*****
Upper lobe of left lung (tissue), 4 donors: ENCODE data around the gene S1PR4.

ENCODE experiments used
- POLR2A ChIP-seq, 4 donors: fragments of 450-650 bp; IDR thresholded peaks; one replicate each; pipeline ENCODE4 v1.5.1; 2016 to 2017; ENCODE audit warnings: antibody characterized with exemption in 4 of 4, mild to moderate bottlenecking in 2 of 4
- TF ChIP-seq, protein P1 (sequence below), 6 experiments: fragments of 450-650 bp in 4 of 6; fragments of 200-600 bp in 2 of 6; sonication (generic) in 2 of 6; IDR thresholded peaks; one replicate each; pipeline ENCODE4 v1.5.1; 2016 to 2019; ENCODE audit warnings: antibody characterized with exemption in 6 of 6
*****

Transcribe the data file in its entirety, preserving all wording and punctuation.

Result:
Upper lobe of left lung (tissue), 4 donors: ENCODE data around the gene S1PR4.

ENCODE experiments used
- POLR2A ChIP-seq, 4 donors: fragments of 450-650 bp; IDR thresholded peaks; one replicate each; pipeline ENCODE4 v1.5.1; 2016 to 2017; ENCODE audit warnings: antibody characterized with exemption in 4 of 4, mild to moderate bottlenecking in 2 of 4
- TF ChIP-seq, protein P1 (sequence below), 6 experiments: fragments of 450-650 bp in 4 of 6; fragments of 200-600 bp in 2 of 6; sonication (generic) in 2 of 6; IDR thresholded peaks; one replicate each; pipeline ENCODE4 v1.5.1; 2016 to 2019; ENCODE audit warnings: antibody characterized with exemption in 6 of 6